The Adaptive Significance of Coloration in Mammals

Author(s)Tim Caro
Year Published2005
Journal BioScience
Page Numbers125-136
Size908.06 KB
Abstract:

Coloration is a diagnostic tool for identifying mammals, but inquiry into its function has lain dormant for almost a century. Recently, the topic has been revived and modern phylogenetic methods have been applied to large data sets, allowing researchers to assess, for the first time, the relative importance of three classic hypotheses for the function of coloration in mammals: concealment, communication, and regulation of physiological processes. Camouflage appears to be the single most important evolutionary force in explaining overall coloration in mammals, whereas patches of colored fur are used for intraspecific signaling. Sexual selection is associated with flamboyant ornamentation in a minority of primates and other restricted mammalian taxa, but to a far lesser extent than in birds. Interspecific signaling among mammals includes aposematic coloration, exaggeration of signals to deter pursuit, and lures for misdirecting predatory attack. Physiological causes of coloration, including melanism, are evident but poorly researched. The relative importance of evolutionary forces responsible for external coloration varies greatly between vertebrate taxa, but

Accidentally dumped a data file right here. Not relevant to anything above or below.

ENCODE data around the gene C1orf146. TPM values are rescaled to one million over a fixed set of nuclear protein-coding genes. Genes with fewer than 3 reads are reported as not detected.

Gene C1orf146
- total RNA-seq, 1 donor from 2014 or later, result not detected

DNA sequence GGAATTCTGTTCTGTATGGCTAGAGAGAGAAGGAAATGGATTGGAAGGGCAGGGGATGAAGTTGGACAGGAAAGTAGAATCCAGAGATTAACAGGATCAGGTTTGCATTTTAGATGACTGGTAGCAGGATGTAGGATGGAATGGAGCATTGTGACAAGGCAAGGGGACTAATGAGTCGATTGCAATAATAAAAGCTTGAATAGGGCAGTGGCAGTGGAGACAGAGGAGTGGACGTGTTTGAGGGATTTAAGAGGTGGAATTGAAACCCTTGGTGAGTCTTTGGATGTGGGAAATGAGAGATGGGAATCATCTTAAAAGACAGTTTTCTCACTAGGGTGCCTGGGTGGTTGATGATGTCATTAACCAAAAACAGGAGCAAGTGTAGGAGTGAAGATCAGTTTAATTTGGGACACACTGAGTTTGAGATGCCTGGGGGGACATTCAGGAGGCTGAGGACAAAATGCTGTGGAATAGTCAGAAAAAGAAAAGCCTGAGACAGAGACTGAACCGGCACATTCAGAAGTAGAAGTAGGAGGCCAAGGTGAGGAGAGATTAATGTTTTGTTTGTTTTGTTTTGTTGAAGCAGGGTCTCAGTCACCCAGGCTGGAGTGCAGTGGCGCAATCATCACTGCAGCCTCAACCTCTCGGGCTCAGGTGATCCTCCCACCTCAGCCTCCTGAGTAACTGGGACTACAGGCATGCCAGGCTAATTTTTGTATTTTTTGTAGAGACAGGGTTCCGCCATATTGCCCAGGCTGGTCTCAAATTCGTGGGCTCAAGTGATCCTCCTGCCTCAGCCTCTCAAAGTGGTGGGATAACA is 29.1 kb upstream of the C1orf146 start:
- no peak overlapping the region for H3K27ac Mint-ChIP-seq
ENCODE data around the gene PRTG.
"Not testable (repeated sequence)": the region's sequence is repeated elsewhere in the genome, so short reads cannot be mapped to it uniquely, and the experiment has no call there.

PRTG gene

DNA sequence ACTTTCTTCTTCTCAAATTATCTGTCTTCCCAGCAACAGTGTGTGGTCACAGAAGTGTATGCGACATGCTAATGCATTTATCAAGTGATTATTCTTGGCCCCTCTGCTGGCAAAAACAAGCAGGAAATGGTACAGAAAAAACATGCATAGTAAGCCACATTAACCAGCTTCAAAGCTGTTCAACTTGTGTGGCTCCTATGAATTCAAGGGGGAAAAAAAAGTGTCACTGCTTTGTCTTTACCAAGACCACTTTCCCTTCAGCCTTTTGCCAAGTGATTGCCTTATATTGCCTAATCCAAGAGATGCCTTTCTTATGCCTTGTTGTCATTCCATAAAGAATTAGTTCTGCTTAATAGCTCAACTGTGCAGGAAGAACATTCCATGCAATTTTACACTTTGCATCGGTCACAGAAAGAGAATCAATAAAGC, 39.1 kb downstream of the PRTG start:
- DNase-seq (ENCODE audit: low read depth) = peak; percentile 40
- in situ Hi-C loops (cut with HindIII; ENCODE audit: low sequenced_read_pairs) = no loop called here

the reasons for this variation are not yet understood.

Keywords: comparative method, color, functional hypotheses, mammals, signals
Author: Tim Caro
Journal: BioScience


FileAction
2005-Caro.pdfDownload 
Terms and Conditions: Any PDF files provided by the GRC are for personal use only and may not be reproduced. The files reflect the holdings of the GRC library and only contain pages relevant to giraffe study, and may not be complete. Users are obliged to follow all copyright restrictions.